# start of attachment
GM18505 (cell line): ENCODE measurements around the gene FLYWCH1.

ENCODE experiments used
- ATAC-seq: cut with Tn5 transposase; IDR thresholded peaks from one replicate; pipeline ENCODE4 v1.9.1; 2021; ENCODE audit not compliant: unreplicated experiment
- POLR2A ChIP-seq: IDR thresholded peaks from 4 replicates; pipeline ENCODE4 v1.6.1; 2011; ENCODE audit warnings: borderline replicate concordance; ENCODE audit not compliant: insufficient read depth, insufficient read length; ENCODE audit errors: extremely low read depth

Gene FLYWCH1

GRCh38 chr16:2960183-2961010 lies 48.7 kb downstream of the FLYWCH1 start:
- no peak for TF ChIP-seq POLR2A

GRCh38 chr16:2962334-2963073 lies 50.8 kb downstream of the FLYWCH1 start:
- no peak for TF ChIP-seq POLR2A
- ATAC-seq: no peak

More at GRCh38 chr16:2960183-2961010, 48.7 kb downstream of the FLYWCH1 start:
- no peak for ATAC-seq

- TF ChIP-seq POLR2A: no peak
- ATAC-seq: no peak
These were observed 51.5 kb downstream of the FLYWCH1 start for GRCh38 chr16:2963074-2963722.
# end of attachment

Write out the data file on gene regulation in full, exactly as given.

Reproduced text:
GM18505 (cell line): ENCODE measurements around the gene FLYWCH1.

ENCODE experiments used
- ATAC-seq: cut with Tn5 transposase; IDR thresholded peaks from one replicate; pipeline ENCODE4 v1.9.1; 2021; ENCODE audit not compliant: unreplicated experiment
- POLR2A ChIP-seq: IDR thresholded peaks from 4 replicates; pipeline ENCODE4 v1.6.1; 2011; ENCODE audit warnings: borderline replicate concordance; ENCODE audit not compliant: insufficient read depth, insufficient read length; ENCODE audit errors: extremely low read depth

Gene FLYWCH1

GRCh38 chr16:2960183-2961010 lies 48.7 kb downstream of the FLYWCH1 start:
- no peak for TF ChIP-seq POLR2A

GRCh38 chr16:2962334-2963073 lies 50.8 kb downstream of the FLYWCH1 start:
- no peak for TF ChIP-seq POLR2A
- ATAC-seq: no peak

More at GRCh38 chr16:2960183-2961010, 48.7 kb downstream of the FLYWCH1 start:
- no peak for ATAC-seq

- TF ChIP-seq POLR2A: no peak
- ATAC-seq: no peak
These were observed 51.5 kb downstream of the FLYWCH1 start for GRCh38 chr16:2963074-2963722.